And so it goes with Robin. He starts questioning everything that’s happening, the murder of his parents pushes its way to the forefront of his mind, and he tries to push it back again. But, no–the dam breaks. The tears begin to flood and every single thought in Dick Grayson’s brain turns to one: “Their brains splashed all over my feet!” His life is upside down, nothing makes sense, and he’s breaking.

Batman’s slap, and his actions up to this point, make sense in context. He’s trying to recruit Dick Grayson for his war, and if Grayson makes it all the way through the five stages of grief, he’ll forgive his enemies, rather than having the obsessive mind state that’s required to be a Batman. Forgiveness leads to peace, and the Batfamily can never, ever know peace. That’s not how they’re wired.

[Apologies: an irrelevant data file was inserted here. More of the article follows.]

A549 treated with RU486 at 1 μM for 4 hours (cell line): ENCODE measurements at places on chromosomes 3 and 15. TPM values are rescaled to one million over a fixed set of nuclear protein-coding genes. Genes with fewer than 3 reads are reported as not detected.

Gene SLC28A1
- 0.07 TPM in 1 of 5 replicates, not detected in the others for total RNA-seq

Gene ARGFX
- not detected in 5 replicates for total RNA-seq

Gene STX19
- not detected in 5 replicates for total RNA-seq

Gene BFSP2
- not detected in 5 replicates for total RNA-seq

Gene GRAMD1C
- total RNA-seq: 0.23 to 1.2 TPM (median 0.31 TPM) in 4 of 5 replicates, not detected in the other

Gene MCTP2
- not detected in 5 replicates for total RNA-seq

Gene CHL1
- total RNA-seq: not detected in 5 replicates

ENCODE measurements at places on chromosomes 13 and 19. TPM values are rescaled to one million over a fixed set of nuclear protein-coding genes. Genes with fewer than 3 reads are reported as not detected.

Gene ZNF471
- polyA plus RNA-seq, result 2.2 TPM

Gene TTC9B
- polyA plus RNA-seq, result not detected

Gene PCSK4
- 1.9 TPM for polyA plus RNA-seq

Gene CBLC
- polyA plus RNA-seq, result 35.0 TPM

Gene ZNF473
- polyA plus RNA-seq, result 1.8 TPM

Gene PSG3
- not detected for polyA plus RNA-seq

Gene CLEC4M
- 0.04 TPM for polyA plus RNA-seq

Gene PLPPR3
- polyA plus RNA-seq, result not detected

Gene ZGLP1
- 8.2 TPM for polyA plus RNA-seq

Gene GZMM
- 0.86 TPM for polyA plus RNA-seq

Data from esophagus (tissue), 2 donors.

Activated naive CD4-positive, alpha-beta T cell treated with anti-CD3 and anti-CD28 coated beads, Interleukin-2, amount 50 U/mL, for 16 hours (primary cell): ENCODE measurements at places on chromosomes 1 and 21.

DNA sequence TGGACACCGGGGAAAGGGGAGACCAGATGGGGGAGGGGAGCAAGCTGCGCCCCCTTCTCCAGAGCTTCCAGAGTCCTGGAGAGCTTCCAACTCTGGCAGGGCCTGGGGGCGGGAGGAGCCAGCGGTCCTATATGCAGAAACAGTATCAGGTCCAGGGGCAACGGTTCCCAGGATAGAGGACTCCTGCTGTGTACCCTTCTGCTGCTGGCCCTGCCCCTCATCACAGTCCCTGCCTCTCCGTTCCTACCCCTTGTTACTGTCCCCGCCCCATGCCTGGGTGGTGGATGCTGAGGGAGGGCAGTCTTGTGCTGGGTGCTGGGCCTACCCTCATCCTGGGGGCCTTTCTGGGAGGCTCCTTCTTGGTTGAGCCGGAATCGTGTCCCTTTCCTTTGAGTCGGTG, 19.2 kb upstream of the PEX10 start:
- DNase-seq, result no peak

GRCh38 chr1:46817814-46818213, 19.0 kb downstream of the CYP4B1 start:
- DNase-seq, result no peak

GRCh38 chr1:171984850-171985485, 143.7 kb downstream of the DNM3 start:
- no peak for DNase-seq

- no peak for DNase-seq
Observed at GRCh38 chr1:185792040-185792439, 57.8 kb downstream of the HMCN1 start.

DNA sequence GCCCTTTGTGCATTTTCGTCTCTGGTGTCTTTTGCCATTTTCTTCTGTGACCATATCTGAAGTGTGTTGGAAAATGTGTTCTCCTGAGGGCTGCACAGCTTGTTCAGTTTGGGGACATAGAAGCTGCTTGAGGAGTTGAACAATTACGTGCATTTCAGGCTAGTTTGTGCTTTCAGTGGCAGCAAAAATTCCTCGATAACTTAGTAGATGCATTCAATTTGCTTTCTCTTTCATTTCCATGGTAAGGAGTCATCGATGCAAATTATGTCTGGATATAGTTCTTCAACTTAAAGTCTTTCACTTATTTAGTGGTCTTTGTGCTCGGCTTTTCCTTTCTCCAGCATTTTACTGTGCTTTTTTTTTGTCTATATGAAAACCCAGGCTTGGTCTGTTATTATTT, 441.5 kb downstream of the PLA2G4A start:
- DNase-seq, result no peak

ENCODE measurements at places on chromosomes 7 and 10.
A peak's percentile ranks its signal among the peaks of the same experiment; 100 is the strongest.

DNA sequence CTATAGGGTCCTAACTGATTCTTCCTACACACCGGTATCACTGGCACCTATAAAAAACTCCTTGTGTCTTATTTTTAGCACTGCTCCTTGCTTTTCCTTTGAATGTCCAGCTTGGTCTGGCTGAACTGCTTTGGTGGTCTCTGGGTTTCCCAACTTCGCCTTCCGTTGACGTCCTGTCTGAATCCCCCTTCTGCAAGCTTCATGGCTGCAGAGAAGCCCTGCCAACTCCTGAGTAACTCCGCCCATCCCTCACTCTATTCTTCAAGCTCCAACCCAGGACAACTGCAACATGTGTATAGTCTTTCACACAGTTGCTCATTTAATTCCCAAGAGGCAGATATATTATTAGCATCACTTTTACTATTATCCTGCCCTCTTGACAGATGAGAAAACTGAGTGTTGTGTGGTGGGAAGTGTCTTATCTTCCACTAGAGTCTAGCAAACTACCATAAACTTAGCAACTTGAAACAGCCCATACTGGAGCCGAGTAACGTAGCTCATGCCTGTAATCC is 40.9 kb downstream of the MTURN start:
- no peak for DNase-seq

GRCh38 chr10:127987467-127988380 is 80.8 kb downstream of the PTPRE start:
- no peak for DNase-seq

The fast-paced, high-impact chase is Batman’s way of fast-forwarding Grayson’s recovery from his parents’ murder. He needs Grayson distracted until the pain fades away, leaving just the anger. Batman is sure of his choice, though he recognizes the pain he’s causing. But, he believes that the mission–whether that mission is protecting Gotham or avenging his parents or defending the innocent is still unclear–takes priority over any single individual’s pain. Gotham needs Batman, and Batman needs Grayson because Batman needs an army to get the job done. So: distract, distract, distract until the little boy is in the shape you need him to be in, no matter how much of a monster it makes you.